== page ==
All but the last patient who was so very ill (a 34 year old diabetic who needs a kidney and a pancreas) were filmed in the cell. Elliw is so ravaged by her diseases she looked much older and was filmed having dialysis and then placed in the cell using CGI. The patients all consented to appear because they want Westminster to change the law on organ donation in the UK.
Patient Concern, the opposition group protesting opt-out sent a written e-mail statement from their co-director Roger M. Goss directing me to three paragraphs of a letter he wrote in 2002. It said that without informed consent, "the subtle coercion inherent in 'fake' consent, would risk a serious backlash against organ donation. That would be a disaster. [In other countries (without substantiation beyond the statement)] ...the family refusal rate increased sharply in outrage on disclosure that organs were routinely being taken for research behind families' backs." Patient Concern then oddly warns that "comparisons with other countries was an attempt to sway the debate by speculative statistics" yet are they not doing the same thing without providing any statistics?
Donate Wales' Chairman Roy Thomas counters: "The Organ Donor Register is important but the policy of carrying a card is outdated. We did this in the 1980's. Times have moved on, as have most developed countries to save more lives with an opt-out organ donation system."
Continued Mr. Thomas, "we are holding back success in transplantation. Leading EU countries with opt-out systems are ahead of us - Belgium, France and Spain have higher rates of deceased organ donation per million as opposed to the UK."
For or against, the advert has achieved its intended purpose and raised the profile of both the issue and those in greatest need. According to Alison Goldsworthy, Communications Director for Donate Wales, "the harsh reality is these people need transplants and there are not enough organs out there. The public supports an opt-out system 2:1 and two major political parties Plaid Cymru and the LibDems are behind it. Conservative AM Jonathan Morgan, however, is on record against it."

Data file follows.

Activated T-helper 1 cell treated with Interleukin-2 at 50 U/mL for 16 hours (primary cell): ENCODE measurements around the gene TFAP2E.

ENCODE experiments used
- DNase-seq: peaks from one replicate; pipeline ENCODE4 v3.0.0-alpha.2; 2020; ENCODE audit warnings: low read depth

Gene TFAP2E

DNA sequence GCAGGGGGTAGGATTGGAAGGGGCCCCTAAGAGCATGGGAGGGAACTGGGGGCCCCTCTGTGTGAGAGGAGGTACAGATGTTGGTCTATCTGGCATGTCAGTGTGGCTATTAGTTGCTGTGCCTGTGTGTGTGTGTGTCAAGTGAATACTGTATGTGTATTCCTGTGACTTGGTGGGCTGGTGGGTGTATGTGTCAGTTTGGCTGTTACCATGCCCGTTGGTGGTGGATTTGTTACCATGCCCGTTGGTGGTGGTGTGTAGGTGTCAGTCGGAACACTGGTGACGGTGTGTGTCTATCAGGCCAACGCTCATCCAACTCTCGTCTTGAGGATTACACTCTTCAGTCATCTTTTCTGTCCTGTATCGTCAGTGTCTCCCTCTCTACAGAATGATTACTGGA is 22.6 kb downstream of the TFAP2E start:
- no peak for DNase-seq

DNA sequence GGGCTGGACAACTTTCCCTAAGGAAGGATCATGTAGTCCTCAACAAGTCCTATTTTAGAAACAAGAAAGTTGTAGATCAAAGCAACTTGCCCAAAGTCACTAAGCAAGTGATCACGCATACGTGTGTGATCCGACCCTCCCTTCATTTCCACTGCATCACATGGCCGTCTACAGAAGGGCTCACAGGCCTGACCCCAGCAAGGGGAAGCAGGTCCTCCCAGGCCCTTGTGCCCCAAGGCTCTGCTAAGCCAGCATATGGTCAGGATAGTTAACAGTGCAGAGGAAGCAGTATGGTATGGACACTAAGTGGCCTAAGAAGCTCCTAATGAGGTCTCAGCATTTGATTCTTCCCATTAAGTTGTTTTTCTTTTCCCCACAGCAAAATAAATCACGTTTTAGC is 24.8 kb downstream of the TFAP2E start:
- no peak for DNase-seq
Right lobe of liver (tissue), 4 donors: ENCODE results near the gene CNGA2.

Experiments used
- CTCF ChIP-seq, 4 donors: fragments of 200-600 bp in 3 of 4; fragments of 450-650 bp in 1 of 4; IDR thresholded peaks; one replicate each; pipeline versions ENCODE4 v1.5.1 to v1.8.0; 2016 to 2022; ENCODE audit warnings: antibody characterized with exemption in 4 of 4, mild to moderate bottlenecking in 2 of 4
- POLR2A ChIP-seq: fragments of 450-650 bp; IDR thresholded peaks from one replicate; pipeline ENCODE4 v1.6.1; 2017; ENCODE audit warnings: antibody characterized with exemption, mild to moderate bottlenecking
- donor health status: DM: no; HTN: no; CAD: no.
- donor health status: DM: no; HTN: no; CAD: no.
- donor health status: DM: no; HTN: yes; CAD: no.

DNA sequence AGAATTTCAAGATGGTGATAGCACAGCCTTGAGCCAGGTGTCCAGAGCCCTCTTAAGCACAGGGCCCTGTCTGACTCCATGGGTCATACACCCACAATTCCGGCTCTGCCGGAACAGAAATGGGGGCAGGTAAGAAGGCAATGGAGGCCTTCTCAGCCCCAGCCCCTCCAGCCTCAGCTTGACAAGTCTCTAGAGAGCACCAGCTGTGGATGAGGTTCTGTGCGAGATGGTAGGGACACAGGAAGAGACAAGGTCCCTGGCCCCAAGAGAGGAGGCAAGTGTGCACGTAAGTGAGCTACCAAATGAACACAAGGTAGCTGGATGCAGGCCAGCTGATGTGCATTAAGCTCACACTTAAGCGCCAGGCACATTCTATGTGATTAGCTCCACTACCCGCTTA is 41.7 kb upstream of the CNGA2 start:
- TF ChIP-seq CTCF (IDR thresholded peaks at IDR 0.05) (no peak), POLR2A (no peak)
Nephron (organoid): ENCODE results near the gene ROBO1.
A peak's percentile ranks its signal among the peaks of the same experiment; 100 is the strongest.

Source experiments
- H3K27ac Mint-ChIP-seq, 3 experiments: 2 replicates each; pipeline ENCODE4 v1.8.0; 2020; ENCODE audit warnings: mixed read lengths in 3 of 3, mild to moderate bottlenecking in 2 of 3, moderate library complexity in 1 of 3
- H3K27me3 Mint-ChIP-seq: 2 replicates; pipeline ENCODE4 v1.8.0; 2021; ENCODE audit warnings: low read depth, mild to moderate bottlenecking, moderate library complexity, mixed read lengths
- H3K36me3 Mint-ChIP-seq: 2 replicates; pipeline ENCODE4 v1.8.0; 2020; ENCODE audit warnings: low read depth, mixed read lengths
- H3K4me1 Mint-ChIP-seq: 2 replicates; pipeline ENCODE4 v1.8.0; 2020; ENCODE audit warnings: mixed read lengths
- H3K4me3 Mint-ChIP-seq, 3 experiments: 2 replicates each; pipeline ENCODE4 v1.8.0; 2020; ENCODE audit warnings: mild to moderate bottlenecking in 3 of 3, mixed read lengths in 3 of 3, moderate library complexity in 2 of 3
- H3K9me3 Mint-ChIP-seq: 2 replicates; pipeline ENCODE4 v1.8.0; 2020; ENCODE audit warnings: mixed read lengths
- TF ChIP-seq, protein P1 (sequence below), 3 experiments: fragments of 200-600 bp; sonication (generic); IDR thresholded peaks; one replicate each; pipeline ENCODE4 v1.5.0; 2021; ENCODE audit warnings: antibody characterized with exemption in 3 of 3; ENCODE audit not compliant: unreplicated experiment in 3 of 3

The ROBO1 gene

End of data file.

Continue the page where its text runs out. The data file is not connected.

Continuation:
In a statement from his blog in late-December, Mr. Morgan said: "My concern with hav(ing) an opt-out system is that it relies on people being lazy, perhaps having never uttered what they feel about organ donation." Attempts to reach AM Morgan by phone and e-mail for further clarification of his position were unsuccessful. It also adds another interesting difference to Westminster's shining new Conservative/LibDem marriage as Welsh coalition members are divided.
More than 100,000 people watched several versions of the Gwent Police YouTube video on various channels and it was further seen by millions of others on news programs around the world.
Yet another Welsh campaign seems destined for a similar showing.